The city and the School District of Philadelphia may have to repay $48 million in taxes plus interest after Mayor Jim Kenney’s administration this week lost its appeal of a 2019 case in which the city was found to have illegally targeted commercial real estate owners in its 2018 property assessment.
A panel of Commonwealth Court judges on Thursday upheld a lower court ruling that the city violated the state constitution’s uniformity clause, which requires all commercial and residential properties to be assessed and taxed through the same process, by targeting commercial properties in its 2018 assessment.
The city has not yet said whether it will attempt to appeal the case to the Pennsylvania Supreme Court. It has 30 days after Thursday’s decision to decide.
“While we are disappointed in the ruling, we are reviewing and assessing next steps,” Kenney spokesperson Kevin Lessard said in a statement.
The case, which involves about 700 properties ranging from neighborhood businesses to 1 Liberty Place, was notable due to its size and because the plaintiffs were not disputing the assessments themselves, but the way in which the assessments were conducted.
“This one is pretty much unique, and I’ve been doing this a long time,” said Peter Kelsen, a Blank Rome attorney who represented the owners of more than 250 of the properties involved. “I have not seen a constitutional challenge of this magnitude brought against the city in decades.”
If the city does not appeal, the ruling could significantly strain the cash-strapped School District as well as the city, which is struggling to rebound from the economic downturn caused by the coronavirus pandemic. The $48 million in disputed tax payments includes $14 million in city real estate tax revenue and $34 million in real estate and business-use and occupancy taxes for the district. They would also have to pay several million dollars in interest.
The opinion written by Judge Ellen Ceisler, a Philadelphia Democrat, does not affect the city’s assessments of the affected properties in the years since 2018, although some property owners are separately disputing those valuations.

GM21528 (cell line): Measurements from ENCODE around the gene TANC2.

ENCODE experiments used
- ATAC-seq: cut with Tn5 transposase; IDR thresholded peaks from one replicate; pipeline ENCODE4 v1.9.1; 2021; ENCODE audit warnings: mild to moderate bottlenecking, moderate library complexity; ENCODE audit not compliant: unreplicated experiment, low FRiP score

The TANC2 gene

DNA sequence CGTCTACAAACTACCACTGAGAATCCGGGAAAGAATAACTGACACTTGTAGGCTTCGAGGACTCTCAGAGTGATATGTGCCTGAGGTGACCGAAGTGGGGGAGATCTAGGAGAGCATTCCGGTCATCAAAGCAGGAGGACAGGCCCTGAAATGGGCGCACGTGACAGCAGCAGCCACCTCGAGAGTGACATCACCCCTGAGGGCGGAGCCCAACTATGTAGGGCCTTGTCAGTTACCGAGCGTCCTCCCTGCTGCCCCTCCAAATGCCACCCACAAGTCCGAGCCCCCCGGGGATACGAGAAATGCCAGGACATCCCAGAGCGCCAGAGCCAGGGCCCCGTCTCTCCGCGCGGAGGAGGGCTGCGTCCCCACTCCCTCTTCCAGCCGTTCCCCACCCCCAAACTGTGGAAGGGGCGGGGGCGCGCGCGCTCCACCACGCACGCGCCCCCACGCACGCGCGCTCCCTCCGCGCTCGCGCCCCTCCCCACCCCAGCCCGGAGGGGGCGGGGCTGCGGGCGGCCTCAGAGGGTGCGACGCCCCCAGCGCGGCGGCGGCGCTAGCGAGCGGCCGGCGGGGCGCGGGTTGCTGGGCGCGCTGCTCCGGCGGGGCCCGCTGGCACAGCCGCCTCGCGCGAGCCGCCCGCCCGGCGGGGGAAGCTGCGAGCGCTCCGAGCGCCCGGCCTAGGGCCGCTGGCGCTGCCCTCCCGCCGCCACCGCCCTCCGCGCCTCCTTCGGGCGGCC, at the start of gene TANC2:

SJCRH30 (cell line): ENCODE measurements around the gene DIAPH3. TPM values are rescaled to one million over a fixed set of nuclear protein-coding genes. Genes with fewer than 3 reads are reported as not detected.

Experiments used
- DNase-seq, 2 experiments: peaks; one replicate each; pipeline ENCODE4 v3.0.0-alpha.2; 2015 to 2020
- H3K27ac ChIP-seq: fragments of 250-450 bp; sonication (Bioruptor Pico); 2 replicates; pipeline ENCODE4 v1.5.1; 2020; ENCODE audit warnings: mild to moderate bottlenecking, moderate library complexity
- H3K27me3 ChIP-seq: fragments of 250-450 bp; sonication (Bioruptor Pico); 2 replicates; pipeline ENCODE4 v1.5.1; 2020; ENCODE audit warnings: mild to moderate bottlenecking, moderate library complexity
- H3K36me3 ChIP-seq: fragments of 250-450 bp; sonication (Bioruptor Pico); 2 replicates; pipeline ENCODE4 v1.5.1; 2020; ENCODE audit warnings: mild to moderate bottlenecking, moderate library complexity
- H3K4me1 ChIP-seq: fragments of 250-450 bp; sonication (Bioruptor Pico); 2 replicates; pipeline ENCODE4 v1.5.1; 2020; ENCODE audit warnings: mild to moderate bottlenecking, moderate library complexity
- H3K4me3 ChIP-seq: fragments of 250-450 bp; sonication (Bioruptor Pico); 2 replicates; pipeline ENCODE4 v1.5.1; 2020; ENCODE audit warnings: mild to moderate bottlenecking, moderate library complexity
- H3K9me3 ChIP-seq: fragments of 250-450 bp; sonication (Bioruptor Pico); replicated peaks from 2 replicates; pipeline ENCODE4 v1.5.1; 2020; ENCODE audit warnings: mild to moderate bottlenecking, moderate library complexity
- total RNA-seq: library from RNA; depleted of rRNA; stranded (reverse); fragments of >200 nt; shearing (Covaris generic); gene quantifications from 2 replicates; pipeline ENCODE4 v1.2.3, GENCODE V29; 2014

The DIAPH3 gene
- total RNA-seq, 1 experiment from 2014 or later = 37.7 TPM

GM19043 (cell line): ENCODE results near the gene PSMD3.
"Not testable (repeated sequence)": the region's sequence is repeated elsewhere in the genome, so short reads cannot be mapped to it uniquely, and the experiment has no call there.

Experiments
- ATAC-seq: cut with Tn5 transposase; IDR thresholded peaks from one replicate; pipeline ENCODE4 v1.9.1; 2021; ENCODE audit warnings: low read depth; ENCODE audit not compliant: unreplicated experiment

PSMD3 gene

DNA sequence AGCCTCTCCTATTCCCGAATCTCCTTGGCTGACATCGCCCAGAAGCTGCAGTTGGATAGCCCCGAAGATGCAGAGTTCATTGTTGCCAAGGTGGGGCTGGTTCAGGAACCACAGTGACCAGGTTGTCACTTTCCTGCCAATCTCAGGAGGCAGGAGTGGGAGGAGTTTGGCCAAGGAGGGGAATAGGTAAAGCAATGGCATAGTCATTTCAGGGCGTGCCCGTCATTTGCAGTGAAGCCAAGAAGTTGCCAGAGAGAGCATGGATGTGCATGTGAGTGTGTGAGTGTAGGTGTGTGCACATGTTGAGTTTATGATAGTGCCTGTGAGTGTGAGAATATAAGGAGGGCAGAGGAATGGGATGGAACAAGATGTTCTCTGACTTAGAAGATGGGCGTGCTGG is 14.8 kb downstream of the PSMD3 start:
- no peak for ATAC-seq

Pennsylvania’s uniformity clause states that “taxes shall be uniform, upon the same class of subjects, within the territorial limits of the authority levying the tax.” Like similar provisions in other states, the clause has long been viewed as an impediment to making local government tax bases more progressive by preventing certain types of owners — such as people who own businesses or more valuable properties — from being taxed at higher rates than others.
It also applies to the city’s wage tax, which, unlike the federal income tax, is the same rate for low-income earners as it is for CEOs. That means that when the city and School District need more money, they must increase taxes on the poorest Philadelphians at the same rate as on the wealthiest.
The law around the clause’s impact on commercial and residential properties is well established, especially after a 2017 Pennsylvania Supreme Court case in which the justices ruled that the Upper Merion School District could not contest county assessments of properties expressly because they were commercial.
That’s why many in the real estate community were surprised when the Kenney administration just one year later pursued a reassessment targeting commercial properties in Philadelphia. The city argued that those parcels had been systemically undervalued and that it would soon be reassessing residential properties as well.
“Why Philadelphia thought it could do this, especially after [the 2017 case], is beyond me,” said Lawrence J. Arem, a Klehr Harrison attorney representing the owners of hundreds of properties in the case. “I have no idea what they were thinking.”
Arem said he and Kelsen, whose firms together represented more than half of the property owners, offered to negotiate with the city over a potential settlement that may have saved city taxpayers millions of dollars and avoided years of litigation. The city declined, he said.
Usually, owners who believe taxing authorities overvalued an entire category of properties must prove their claim through complicated assessment data and circumstantial evidence. But the Philadelphia case appeared cut and dry, Arem and Kelsen said, because the Kenney administration spelled out its intention to only reassess commercial properties in a news release at the time.
“If they hadn’t put out this press release, it would have been a much harder case for us,” Arem said.